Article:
Mailing Your Keys Overseas? Read This First

One of the not-so-fun tasks of a home exchange is figuring out the front-end and back-end logistics – how, exactly, do we get from the airport into our exchange partner’s home, and vice versa? Where’s the car? Where are the keys?

For our first few exchanges we met our partners in person, which worked out great. We got to chat face to face and pass along the keys, airport parking passes, and details about where to find cars in person.

Then one year that system fell apart. We planned to meet our exchange partners from Amsterdam, and they were headed to the U.S. when their plane hit a bird. The plane’s windshield cracked, and they had to turn back. They were rebooked on a flight the next day – and by then we would already be enroute to their house.

We had to scramble to figure out what to do with the keys that we had planned on handing off in person. We ended up “hiding” them on top of the car tires in the airport parking garages on both ends. It worked, but it made me nervous to leave the keys so unprotected and accessible. I didn’t want to do that again.

So, after that we needed a plan B. I started mailing a set of keys a few weeks before the exchange. It’s a hassle to have only one car key for a few weeks, but it’s manageable. That system worked fine for a few years. Even if we planned to meet in person, if that didn’t work out, our partners could land at the airport with the keys in hand, and follow our texted instructions to find the car and parking receipt.

Plan B worked fine until 2017 when we went to Barcelona. Our keys got held up in Spanish customs, in Madrid, and barely made it to our partners in time. It came down to the wire.

In 2018 when we exchanged with a family from Stockholm, things got worse. We mailed the keys in early July and they should have arrived in Stockholm in 5 to 7 days. But they got held up in customs in New York City. We waited and waited but they never arrived. It was too late (and expensive!) to make a duplicate car key, and there was no guarantee that a second shipment would make it past customs any quicker than the first did.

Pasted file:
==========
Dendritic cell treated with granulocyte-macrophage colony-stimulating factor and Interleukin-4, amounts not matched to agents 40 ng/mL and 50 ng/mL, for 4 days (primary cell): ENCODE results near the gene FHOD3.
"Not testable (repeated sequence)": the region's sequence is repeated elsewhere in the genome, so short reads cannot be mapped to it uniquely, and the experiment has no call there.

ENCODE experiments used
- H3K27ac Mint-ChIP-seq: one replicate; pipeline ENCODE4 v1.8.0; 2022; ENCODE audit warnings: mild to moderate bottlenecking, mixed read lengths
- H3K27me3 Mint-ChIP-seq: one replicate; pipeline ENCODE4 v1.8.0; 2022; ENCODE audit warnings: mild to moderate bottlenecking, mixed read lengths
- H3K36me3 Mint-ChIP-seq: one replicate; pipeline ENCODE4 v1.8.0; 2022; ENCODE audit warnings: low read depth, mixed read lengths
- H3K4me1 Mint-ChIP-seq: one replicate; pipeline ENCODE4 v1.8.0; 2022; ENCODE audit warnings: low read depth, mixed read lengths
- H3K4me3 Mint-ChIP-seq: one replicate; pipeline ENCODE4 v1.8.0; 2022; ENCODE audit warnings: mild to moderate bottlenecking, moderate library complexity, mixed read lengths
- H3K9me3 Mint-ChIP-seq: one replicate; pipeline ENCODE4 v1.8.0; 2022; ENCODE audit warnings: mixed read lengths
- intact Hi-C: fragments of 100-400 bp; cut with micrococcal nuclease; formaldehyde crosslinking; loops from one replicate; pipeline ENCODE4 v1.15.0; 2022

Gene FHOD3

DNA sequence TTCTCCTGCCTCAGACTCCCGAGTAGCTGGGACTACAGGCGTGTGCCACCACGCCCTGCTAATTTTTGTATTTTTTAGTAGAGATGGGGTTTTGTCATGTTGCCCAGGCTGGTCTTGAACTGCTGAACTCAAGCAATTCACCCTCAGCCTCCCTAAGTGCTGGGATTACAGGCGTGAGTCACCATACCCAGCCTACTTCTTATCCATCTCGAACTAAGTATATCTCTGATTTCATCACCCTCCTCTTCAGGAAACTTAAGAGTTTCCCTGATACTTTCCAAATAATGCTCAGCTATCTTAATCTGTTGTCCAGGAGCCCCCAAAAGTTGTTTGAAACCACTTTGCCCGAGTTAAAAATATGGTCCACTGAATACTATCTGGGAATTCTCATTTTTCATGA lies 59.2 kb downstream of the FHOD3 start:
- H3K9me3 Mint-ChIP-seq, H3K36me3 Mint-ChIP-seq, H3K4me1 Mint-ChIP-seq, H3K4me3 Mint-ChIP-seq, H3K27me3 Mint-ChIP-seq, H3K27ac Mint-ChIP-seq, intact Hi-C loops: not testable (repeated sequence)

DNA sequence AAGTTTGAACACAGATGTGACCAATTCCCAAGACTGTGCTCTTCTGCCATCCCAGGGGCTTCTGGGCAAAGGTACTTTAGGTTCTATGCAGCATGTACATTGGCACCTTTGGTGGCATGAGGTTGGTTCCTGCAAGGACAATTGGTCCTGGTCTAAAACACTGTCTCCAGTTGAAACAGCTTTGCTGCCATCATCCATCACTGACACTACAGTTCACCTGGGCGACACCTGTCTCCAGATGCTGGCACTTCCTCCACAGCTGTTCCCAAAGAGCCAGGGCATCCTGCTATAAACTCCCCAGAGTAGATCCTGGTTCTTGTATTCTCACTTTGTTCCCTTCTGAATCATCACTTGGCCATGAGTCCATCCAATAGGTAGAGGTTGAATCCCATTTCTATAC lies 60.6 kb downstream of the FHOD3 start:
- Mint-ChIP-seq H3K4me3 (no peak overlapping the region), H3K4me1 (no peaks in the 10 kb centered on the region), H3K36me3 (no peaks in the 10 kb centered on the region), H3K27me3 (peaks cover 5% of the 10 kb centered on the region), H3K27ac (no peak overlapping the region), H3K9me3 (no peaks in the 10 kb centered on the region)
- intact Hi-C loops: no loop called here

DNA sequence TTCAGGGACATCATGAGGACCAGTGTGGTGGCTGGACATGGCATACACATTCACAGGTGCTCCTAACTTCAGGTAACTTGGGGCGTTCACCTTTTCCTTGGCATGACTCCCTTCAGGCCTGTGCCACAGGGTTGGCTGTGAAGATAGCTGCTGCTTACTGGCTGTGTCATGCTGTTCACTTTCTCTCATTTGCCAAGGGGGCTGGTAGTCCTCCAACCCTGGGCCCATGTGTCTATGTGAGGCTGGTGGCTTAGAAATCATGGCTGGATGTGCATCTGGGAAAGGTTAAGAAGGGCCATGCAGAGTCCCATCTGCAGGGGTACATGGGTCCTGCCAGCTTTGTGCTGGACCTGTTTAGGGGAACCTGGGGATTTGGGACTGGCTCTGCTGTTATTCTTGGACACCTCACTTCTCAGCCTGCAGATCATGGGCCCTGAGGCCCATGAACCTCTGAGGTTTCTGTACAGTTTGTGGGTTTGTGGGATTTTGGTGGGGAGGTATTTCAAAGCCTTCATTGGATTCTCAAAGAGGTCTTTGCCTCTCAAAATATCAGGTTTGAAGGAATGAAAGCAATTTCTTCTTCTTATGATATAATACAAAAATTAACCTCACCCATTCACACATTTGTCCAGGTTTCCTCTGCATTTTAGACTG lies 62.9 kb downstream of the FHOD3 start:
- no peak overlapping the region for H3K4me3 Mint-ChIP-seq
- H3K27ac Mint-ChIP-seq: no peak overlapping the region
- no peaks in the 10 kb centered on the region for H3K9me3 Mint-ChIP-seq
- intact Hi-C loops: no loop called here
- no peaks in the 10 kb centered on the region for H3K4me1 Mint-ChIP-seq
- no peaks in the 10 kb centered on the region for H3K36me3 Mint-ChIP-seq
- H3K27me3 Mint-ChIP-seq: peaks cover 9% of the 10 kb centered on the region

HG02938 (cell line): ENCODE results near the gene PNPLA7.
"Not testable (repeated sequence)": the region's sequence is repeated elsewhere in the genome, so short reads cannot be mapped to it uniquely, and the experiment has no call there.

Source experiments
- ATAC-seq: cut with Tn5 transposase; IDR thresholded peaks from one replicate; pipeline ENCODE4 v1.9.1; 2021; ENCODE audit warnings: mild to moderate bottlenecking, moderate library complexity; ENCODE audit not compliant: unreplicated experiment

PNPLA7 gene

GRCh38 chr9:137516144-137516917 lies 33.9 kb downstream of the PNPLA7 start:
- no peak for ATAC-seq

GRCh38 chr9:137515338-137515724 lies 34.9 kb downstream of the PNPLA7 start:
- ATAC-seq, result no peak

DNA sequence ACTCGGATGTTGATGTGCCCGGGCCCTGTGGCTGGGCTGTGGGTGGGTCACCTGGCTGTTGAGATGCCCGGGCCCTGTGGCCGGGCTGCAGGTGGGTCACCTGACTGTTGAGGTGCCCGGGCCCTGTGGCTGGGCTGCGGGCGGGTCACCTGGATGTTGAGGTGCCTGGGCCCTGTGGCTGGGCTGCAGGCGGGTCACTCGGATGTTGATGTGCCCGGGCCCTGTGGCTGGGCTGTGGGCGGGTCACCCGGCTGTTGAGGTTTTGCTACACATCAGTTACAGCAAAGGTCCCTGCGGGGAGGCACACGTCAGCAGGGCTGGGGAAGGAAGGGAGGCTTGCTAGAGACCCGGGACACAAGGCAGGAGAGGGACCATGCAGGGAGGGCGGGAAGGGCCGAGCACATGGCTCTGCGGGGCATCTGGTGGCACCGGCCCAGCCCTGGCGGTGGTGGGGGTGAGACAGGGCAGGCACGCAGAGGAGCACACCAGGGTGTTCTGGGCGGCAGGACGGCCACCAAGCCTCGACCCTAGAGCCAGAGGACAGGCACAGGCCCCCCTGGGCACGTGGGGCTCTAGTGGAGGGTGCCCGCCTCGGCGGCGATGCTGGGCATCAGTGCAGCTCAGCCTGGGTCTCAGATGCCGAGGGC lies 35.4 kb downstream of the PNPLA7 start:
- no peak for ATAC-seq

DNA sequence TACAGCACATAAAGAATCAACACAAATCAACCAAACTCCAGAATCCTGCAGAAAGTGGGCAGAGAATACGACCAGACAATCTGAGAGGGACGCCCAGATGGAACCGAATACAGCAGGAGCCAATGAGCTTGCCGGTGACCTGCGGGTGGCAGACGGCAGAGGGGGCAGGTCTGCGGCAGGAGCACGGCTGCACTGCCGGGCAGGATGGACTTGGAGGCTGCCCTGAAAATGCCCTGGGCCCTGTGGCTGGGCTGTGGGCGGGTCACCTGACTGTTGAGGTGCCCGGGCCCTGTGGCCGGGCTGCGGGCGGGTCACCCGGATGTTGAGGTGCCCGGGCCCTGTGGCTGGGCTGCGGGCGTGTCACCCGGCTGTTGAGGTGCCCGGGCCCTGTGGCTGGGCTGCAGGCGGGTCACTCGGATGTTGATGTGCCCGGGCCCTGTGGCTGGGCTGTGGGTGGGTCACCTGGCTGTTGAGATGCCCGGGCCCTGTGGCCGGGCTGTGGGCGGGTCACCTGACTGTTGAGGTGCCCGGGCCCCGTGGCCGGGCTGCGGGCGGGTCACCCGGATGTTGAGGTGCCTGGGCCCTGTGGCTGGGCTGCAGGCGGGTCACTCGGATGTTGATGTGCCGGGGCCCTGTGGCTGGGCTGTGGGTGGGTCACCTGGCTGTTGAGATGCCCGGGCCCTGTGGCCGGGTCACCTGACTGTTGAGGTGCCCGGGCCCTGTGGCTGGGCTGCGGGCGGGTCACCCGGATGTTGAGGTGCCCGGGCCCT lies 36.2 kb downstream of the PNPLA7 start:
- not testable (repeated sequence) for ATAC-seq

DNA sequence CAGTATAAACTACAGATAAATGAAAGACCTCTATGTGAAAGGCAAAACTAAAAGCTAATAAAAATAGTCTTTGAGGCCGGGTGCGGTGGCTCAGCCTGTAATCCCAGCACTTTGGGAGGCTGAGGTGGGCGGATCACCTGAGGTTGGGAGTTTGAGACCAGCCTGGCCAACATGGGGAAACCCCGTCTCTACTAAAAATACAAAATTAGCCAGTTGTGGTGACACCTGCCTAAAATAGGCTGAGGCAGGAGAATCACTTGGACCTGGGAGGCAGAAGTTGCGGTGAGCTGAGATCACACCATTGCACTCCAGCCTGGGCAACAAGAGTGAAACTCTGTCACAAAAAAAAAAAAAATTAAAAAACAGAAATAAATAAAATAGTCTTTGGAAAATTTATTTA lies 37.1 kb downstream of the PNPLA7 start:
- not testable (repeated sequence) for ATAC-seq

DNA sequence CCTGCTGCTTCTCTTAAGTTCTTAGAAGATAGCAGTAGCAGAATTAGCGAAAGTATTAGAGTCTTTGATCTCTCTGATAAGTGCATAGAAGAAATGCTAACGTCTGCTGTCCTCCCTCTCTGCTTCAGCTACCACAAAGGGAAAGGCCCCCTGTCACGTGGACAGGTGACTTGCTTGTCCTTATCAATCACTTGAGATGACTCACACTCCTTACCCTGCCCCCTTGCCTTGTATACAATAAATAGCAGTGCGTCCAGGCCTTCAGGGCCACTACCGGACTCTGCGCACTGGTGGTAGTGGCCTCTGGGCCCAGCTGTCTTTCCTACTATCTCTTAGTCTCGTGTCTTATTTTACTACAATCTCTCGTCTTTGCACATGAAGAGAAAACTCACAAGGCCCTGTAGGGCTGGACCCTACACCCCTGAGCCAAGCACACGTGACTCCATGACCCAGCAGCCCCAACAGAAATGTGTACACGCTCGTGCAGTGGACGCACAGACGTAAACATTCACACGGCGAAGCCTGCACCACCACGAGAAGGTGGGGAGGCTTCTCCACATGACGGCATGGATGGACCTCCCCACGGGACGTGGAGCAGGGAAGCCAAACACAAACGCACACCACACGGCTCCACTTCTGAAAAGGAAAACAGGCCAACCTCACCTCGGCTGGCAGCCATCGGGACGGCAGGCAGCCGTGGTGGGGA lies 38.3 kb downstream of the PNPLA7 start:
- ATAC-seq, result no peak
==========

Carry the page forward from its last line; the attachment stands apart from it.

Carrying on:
We were hoping we would meet up with our exchange partners at the airport. But we were flying out on the same plane they were flying in on – they might not get through passports and customs before we had to head to our gate. Another option was to leave a key at a luggage storage spot in JFK Airport. This seemed like it might work, but in the days before the exchange when I tried (again and again) to call the baggage drop site no one ever answered the phone. Of course a rehash of the Amsterdam plan – hide a key in the car somewhere – was always an option.

We never did meet our exchange partners at the airport. After they landed we were sending messages back and forth, but we needed to get through security before they could find their way to us. But it turned out the luggage storage spot worked out just fine. We left the key at the JFK baggage drop along with our partners’ names, and we texted them photos of the receipt so they could show them at pickup. Luckily, we avoided the risky leave-the-keys-hidden-on-the-car plan.

It’s a good solution, but it’s not one we can always count on. Lots of airports, especially in the U.S., don’t have any options for leaving keys or luggage on site. Next year, I think we might be investing in a safer way to leave keys at the car – in a magnetic box protected with a combination lock.

And what ever happened to our keys? They enjoyed a nice international trip of their own. One day, about halfway through our stay in Stockholm, I brought in the mail. In it was a notice – with my name on it. The keys could be picked up at the post office there, but only our exchange partners could get them, not us. Once I mailed them, they weren’t “mine” anymore.

They got returned to our U.S. address and the same thing happened again – a lengthy visit in customs in New York City. Door to door, they left our U.S. post office on July 5 and found their way home on October 2. We had given up on ever seeing them again, but hadn’t yet got around to ordering replacements, so it was a nice surprise to see them in the mailbox.

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